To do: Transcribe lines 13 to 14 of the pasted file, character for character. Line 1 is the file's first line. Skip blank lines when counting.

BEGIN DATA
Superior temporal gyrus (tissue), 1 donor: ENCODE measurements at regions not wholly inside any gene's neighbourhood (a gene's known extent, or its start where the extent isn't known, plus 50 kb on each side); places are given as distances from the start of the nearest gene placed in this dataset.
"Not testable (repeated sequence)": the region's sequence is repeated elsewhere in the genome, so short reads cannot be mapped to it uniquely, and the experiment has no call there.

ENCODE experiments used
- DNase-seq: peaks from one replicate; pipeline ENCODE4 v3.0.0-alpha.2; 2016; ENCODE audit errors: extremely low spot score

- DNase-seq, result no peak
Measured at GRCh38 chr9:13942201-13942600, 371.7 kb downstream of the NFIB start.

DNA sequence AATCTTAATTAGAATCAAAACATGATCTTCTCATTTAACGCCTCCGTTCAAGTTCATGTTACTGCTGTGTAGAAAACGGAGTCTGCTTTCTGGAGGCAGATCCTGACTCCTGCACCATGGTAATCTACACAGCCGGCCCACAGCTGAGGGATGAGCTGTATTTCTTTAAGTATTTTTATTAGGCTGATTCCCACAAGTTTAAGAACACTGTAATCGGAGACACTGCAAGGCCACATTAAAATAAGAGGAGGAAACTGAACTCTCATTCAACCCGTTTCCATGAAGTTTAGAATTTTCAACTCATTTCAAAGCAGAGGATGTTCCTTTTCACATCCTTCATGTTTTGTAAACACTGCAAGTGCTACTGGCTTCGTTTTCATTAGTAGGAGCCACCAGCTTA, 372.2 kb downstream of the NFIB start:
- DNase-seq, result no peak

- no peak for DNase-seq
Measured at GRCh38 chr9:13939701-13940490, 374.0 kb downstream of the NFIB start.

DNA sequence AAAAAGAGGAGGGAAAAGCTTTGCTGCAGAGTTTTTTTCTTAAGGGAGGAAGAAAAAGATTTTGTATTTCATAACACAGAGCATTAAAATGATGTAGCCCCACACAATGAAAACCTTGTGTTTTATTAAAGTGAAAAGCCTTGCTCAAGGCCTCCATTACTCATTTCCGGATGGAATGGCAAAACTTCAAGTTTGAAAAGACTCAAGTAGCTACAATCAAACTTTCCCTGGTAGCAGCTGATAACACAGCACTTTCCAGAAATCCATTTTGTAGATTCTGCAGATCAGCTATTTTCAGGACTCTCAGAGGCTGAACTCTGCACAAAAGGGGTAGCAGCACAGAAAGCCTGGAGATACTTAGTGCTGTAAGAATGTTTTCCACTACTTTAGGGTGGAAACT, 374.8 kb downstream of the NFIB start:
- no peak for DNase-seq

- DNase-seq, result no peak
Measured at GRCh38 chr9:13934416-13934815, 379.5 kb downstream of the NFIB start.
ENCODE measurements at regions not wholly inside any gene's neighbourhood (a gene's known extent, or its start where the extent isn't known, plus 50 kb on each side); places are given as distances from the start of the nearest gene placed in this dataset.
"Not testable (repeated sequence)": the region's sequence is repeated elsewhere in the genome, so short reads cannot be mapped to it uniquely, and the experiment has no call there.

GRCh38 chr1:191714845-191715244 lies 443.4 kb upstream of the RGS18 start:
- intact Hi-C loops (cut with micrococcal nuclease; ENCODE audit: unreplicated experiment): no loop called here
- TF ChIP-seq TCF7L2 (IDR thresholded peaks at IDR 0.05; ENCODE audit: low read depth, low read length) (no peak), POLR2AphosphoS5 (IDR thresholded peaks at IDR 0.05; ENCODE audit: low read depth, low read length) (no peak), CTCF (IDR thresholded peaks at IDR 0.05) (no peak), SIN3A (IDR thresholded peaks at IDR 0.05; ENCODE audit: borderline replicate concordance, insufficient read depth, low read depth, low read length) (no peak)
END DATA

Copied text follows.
- DNase-seq, result no peak
Measured at GRCh38 chr9:13934416-13934815, 379.5 kb downstream of the NFIB start.